"I’m not sure why the judge has waited to rule," said Michael O'Hear, professor of criminal law at Marquette Law School. "It seems unlikely to me that he would have turned the case over to the jury if he expected to grant the mistrial."
Schroeder also blasted other coverage of him in the trial, including allow Rittenhouse to draw the alternate jurors numbers.
Jury asks for extra copies of instructions; Rittenhouse draws numbers from tumbler
The jury asked no questions of Schroeder during their first day of deliberations Tuesday beyond requests for additional copies of their juror instructions.
Included in those instructions are the legal requirements the prosecution must meet to prove each charge and whether Rittenhouse provoked the shootings as well as the requirements the defense must meet to prove self-defense.
Schroeder briefly raised eyebrows Tuesday when he allowed Rittenhouse to draw numbers from a tumbler to select the six alternates and set the final 12 jurors. The alternates will remain at the courthouse in case they are needed.
Schroeder said he has allowed defendants to perform such a move for the last 20 years. While not illegal or unethical, the task is usually reserved for the clerk of courts, said Ion Meyn, an assistant professor at the University of Wisconsin Law School.
The jury consists of five males and seven females and 11 white people and one person of color. The six alternates are an even split of white males and females.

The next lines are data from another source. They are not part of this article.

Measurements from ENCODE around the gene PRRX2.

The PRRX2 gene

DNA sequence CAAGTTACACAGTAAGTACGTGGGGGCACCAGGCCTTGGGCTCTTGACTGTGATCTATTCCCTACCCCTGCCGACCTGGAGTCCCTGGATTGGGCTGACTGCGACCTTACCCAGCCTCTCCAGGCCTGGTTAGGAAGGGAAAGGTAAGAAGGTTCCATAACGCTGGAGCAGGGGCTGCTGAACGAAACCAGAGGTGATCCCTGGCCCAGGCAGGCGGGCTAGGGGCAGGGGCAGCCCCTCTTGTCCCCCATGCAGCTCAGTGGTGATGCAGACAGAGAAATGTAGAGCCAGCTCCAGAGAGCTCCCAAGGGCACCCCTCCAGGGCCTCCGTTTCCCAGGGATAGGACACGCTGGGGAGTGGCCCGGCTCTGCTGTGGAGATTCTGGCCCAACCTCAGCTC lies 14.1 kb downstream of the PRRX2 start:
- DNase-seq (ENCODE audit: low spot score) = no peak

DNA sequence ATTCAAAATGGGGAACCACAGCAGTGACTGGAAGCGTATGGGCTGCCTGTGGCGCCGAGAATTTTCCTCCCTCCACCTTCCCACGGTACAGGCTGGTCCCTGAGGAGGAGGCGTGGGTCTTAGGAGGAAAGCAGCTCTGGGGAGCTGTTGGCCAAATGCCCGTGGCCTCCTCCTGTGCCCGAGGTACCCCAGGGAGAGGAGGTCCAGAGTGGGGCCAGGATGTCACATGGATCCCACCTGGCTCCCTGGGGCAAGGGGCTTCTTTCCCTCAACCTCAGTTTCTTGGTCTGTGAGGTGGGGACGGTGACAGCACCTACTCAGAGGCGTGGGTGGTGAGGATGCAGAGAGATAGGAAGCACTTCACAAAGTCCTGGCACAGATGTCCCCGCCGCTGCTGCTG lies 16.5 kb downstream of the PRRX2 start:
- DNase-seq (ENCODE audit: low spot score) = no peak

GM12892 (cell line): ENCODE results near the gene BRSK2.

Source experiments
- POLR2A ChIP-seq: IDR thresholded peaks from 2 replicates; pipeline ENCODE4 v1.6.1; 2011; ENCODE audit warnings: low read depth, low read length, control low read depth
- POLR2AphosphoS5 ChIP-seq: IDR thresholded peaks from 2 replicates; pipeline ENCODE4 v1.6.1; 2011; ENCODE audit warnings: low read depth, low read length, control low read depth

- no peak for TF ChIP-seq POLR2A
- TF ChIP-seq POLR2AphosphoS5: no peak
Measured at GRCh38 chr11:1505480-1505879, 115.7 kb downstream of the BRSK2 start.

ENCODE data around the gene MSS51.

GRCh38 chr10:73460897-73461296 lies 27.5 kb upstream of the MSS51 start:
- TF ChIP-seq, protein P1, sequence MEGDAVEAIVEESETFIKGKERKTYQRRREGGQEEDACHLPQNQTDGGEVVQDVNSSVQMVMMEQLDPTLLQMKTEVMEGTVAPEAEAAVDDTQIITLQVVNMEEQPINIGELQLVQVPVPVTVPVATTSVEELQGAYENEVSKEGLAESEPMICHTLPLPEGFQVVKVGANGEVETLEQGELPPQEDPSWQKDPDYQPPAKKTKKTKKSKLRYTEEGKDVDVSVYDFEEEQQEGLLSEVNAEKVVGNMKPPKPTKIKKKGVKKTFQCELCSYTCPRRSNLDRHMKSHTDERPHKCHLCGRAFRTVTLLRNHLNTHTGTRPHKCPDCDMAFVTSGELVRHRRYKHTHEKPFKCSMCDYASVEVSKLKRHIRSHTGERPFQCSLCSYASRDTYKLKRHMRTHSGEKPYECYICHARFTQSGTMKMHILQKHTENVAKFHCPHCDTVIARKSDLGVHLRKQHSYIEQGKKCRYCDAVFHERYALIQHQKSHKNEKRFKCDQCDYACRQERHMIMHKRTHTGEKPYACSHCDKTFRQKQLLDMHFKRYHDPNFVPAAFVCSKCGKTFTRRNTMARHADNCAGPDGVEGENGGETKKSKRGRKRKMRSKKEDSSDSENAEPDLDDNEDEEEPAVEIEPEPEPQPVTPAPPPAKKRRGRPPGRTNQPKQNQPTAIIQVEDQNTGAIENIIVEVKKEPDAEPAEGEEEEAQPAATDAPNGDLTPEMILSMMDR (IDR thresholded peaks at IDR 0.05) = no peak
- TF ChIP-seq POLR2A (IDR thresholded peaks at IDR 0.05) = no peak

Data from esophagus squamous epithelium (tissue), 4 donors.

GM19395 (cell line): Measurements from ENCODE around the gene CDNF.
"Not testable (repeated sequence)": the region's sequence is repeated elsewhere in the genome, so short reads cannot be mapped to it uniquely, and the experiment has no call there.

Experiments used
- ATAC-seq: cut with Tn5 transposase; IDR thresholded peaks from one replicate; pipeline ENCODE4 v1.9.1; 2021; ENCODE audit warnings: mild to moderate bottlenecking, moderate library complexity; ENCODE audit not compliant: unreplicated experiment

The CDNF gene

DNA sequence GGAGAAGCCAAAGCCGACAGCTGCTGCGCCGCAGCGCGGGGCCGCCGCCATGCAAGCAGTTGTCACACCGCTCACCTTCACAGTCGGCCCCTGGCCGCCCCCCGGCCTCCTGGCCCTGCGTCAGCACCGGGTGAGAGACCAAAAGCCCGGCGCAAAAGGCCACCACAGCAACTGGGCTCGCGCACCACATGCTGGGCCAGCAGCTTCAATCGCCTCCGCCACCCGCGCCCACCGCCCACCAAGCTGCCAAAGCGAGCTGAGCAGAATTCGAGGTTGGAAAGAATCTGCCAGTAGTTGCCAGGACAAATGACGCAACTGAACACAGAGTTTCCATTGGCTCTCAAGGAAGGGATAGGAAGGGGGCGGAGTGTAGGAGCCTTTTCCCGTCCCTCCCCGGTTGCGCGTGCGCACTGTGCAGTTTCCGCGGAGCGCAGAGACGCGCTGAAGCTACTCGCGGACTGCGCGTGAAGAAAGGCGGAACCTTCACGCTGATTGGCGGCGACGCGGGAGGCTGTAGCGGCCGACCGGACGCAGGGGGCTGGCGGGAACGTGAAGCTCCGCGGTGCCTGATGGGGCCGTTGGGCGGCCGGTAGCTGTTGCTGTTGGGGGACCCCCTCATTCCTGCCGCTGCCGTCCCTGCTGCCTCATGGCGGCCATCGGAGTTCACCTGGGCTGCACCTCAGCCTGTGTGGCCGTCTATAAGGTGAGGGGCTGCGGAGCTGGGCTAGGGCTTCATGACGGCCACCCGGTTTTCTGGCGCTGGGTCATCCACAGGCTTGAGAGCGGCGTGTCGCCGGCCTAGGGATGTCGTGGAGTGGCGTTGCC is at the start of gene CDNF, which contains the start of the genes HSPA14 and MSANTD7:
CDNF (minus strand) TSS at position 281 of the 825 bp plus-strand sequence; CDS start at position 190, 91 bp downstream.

Deliberations ran from around 9:30 a.m. to 5:30 p.m. Tuesday. Schroeder said he would let jurors decide how late they wanted to stay.
How much prison time could Rittenhouse face?
If convicted of first-degree intentional homicide in Huber's death, Rittenhouse would face a mandatory life sentence. The modifier of "use of a dangerous weapon" in the charge carries an additional five years of prison time.
Lesser charges the jury can consider are second-degree intentional homicide and first-degree reckless homicide, which both carry up to 60 years in prison.
The first-degree reckless homicide in Rosenbaum's death carries up to 60 years in prison, plus five additional years for the "use of a dangerous weapon" modifier.
If convicted of attempted first-degree intentional homicide of Grosskreutz, Rittenhouse would face up to 60 years in prison, plus five years for the same weapon modifier.
The lesser charges the jury can consider are attempted second-degree intentional homicide and first-degree reckless endangerment charges, punishable by up to 30 years and up to 12½ years, respectively.
Each count of first-degree recklessly endangering safety, connected to the unidentified man and the Daily Caller reporter, carries up to 12½ years in prison, plus a five-year weapon modifier.
National Guard on standby as Kenosha waits on verdict
In anticipation of the potential for violence after a verdict, Gov. Tony Evers sent about 500 Wisconsin National Guard troops to the Kenosha area to be on standby.
The troops would help the "hundreds of officers from volunteering law enforcement agencies" if they need assistance in case of unrest, according to Evers' office.
Groups of demonstrators were outside the courthouse Tuesday as they waited on word from the jury. Those protesting chanted, "no justice, no peace" and held up signs.
"As of now, we really don’t have a lot of intel suggesting we’re going to have an issue down here," said Sgt. David Wright, spokesperson for the Kenosha County Sheriff's Department. "We’ve been working in contact with our local, state and federal law enforcement partners to ensure the safety of our community."
Wright noted Kenosha County Sheriff David Beth neither declared an emergency nor requested the National Guard.
"I’m sure it will be very nice to have that in place if we do need it," Wright said. "But we’re not anticipating to have any issues down here. Everyone who has been down here has been very cordial and not really showing any signs of aggression or anything like that."
Contributing: Molly Beck and Elliot Hughes, Milwaukee Journal Sentinel; The Associated Press